In her televised address to the Tea Party’s national convention at Nashville last weekend, 2008 Republican vice-presidential candidate Sarah Palin expertly zinged the Obama administration, only to subsequently commit a gaffe that neutralized the impact of her remark.
Alluding to the hope-and-change campaign theme that President Barack Obama had ridden to victory 15 months ago — and to recent upset losses by Democrats in major elections in Virginia, New Jersey and Massachusetts — Palin had a question for Obama supporters. “How’s that hopey, changey stuff working out for ya?” she shouted from the podium.
As a great line calculated to elicit loud huzzahs from tea partiers allegedly mad as hell about the sorry track record of both major political parties in running things in Washington, it accomplished the job. One could fairly picture Obama detractors high-fiving one another in living rooms and bars from coast to coast, and perhaps even a few anti-Palin liberals secretly smiling, off the record, in the privacy of their homes.
But minutes later, in a tightly controlled question-and-answer session with convention participants, Palin —who had just savaged Obama for his heavy reliance upon teleprompters in his speechifying — was caught on camera sneaking a peek at crib notes written on the plam of her left hand. Close-up shots of her hand later showed the words “energy, taxes, lift America’s spirits” written there.
For television’s late-night comedians and newspaper editorial cartoonists the incident was the equivalent of throwing red meat to a pack of wolves. At his daily press briefing at the White House, presidential press secretary Robert Gibbs fired back at Palin, showing reporters his own fleshy crib notes.
He had written “eggs, milk, bread” on the palm of his left hand as a reminder to pick up those staples to help get through the blizzard that had grounded Washington, Gibbs said. “Hope” and “change” were also listed, he explained, in case he might inexplicably forget his boss’s “hopey changey” approach to governing and veer from the party line in spinning reporters.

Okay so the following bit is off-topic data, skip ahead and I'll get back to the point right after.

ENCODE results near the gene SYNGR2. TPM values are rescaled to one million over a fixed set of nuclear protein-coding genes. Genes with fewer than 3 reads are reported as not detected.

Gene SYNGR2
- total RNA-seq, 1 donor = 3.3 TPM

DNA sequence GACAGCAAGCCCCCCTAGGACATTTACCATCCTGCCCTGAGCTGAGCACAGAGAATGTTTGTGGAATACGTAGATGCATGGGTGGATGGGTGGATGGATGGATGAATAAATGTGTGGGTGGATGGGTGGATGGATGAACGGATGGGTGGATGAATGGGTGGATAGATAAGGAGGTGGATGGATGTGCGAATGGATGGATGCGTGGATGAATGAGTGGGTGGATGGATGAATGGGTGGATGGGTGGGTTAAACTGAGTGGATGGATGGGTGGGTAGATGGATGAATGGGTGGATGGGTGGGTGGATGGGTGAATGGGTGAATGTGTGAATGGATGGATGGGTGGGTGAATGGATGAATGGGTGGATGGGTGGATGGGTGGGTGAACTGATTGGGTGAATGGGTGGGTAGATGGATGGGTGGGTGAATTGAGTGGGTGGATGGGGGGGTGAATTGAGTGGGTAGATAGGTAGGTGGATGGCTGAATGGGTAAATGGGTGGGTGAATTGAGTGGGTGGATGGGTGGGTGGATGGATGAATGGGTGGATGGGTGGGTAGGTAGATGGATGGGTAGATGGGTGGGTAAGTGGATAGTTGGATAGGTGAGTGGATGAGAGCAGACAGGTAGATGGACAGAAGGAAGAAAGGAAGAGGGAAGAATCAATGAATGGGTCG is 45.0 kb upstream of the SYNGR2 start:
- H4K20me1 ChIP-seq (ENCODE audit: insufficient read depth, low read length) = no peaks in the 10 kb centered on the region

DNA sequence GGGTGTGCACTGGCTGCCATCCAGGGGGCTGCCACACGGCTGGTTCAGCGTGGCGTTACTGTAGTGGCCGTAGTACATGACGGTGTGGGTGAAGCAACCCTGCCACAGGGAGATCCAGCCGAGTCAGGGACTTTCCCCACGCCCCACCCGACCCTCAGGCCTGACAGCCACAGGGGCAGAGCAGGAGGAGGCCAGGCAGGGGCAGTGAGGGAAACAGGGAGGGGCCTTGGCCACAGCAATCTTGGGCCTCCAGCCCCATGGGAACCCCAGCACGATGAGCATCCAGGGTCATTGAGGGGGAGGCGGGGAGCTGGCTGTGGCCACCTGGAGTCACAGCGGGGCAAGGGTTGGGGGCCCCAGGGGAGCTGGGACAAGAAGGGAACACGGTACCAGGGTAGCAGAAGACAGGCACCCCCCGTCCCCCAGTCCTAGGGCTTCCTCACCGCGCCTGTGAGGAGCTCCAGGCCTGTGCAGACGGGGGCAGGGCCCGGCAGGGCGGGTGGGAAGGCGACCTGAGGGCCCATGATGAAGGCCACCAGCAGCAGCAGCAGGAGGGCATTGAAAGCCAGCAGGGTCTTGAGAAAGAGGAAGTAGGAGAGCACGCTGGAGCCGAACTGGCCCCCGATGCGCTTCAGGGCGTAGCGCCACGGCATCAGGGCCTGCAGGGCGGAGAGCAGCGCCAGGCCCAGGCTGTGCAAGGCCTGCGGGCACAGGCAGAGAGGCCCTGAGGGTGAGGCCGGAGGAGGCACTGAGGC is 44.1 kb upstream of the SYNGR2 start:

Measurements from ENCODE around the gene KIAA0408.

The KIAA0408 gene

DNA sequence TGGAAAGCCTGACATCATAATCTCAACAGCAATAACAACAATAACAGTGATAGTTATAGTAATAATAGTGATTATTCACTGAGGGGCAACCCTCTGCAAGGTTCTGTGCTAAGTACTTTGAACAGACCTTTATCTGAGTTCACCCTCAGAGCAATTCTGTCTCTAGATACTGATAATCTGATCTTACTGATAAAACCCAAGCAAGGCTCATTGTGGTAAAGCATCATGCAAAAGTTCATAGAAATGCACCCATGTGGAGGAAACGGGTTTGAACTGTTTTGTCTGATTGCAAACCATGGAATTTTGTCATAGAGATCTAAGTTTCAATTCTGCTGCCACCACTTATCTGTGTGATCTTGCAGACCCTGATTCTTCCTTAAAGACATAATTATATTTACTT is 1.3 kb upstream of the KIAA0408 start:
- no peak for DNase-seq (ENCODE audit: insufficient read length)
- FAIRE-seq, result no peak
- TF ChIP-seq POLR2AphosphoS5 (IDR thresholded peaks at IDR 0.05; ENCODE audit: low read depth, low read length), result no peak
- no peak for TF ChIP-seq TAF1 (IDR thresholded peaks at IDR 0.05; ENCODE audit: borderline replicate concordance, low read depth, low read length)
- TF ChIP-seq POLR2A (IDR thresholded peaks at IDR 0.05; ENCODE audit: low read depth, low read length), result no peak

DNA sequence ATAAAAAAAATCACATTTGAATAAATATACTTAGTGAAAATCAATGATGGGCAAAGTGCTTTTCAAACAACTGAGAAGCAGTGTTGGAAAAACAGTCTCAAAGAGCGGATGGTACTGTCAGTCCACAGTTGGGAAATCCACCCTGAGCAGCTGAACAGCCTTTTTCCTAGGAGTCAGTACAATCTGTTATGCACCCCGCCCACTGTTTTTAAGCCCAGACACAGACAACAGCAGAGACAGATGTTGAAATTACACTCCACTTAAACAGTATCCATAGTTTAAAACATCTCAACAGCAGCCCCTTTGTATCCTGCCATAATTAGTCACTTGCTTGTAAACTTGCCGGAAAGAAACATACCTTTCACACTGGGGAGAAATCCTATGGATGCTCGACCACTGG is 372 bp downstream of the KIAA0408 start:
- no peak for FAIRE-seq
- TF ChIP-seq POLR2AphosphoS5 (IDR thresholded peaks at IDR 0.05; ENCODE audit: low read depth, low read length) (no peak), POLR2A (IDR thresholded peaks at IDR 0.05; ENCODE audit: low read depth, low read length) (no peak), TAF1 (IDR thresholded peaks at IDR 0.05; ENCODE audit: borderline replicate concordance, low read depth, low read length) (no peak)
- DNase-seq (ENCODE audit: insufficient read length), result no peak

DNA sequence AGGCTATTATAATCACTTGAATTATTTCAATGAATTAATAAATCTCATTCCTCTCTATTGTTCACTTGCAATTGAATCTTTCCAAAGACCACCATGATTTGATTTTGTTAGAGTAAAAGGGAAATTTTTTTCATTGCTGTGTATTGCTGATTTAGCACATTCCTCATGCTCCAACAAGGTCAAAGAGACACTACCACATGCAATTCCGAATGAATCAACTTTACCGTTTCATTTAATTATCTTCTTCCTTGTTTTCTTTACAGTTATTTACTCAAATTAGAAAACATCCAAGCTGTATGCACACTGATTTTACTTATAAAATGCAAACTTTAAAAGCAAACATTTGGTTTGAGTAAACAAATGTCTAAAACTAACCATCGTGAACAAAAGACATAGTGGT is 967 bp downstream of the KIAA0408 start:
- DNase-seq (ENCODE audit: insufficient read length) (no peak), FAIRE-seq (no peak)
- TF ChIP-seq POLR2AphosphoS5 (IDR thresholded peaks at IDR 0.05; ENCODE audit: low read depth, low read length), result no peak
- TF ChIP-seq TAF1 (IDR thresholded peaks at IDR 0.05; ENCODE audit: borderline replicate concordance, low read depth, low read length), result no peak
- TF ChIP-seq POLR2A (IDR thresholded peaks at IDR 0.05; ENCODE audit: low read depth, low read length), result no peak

Palin’s put-down of the Obama operation was mindful of a takedown two decades ago by Texas state treasurer Ann Richards of Republican presidential nominee George H.W. Bush, Ronald Reagan’s vice president at the time.
Delivering the keynote address to the 1988 Democratic National Convention, Richards, who later became governor of Texas, took a shot at the privileged upbringing of Bush the elder. After listing alleged Bush shortcomings, she summed things up in her best prime-time Texas drawl. “Poor George,” she said. “He can’t help it. He was born with a silver foot in his mouth.”
Although many people may have believed the takeoff of the Miguel de Cervantes observation that not every man is born with a silver spoon in his mouth was a Richards original, it was not. According to the Web site www.phrases.org.uk, which traces the origin of famous phrases, it had been used previously by others. Until Richards’ citation, perhaps the most notable usage had come two decades earlier when a New York Times reporter wrote about Newbold Morris, the patrician commissioner of New York City parks who had recommended Central Park as a swell place for the city’s homeless population to spend the night.
Richards later said the comment came to her via comedian Lily Tomlin’s writing partner, Jane Wagner. But the feisty pol, known for her sharp tongue and great timing, delivered the line flawlessly, and her borrowing of the phrase did not much matter in the partisan hooting and carrying-on that followed. It was not the only caustic punch line she delivered that evening, but it is the sound bite that has endured in the public memory.
Which is how these things generally go. Chances are good that most details of Sarah Palin’s convention speech will not long endure. Chances are even better, though, that years from now an aging electorate will well remember the former governor of Alaska’s “How’s that hopey, changey stuff working out for ya?” zinger, as well as the comic relief that her left-handed crib notes inspired.
Superficial on our part? You bet. That’s how we roll.